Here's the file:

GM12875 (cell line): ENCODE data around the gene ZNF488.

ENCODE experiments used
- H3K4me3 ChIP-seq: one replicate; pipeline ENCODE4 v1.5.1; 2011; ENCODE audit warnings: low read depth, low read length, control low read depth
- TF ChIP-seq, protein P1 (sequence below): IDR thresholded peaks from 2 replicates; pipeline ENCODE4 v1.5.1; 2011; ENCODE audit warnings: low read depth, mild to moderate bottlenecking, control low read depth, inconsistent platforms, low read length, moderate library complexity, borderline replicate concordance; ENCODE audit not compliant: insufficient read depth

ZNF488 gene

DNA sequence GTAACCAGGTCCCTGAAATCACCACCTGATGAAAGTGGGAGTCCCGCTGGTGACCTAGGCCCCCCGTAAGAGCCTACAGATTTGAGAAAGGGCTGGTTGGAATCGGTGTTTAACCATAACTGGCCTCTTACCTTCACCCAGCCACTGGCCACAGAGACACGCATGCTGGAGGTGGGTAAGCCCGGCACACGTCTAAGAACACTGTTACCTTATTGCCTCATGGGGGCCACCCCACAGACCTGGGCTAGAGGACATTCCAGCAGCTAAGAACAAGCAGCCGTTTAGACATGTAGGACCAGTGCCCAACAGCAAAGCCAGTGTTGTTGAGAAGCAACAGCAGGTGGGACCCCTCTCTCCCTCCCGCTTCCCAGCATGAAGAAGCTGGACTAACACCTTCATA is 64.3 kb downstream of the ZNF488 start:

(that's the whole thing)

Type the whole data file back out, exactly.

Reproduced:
GM12875 (cell line): ENCODE data around the gene ZNF488.

ENCODE experiments used
- H3K4me3 ChIP-seq: one replicate; pipeline ENCODE4 v1.5.1; 2011; ENCODE audit warnings: low read depth, low read length, control low read depth
- TF ChIP-seq, protein P1 (sequence below): IDR thresholded peaks from 2 replicates; pipeline ENCODE4 v1.5.1; 2011; ENCODE audit warnings: low read depth, mild to moderate bottlenecking, control low read depth, inconsistent platforms, low read length, moderate library complexity, borderline replicate concordance; ENCODE audit not compliant: insufficient read depth

ZNF488 gene

DNA sequence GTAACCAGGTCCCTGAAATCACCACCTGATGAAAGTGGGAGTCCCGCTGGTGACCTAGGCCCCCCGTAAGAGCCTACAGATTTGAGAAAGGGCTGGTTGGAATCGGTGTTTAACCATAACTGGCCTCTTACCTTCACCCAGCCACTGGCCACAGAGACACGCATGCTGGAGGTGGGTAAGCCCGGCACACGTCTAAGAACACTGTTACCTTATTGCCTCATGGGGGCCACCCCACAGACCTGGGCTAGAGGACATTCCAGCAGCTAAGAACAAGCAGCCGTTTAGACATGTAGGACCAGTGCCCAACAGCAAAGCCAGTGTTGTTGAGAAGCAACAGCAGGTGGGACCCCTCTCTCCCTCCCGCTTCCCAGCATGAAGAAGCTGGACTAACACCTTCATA is 64.3 kb downstream of the ZNF488 start: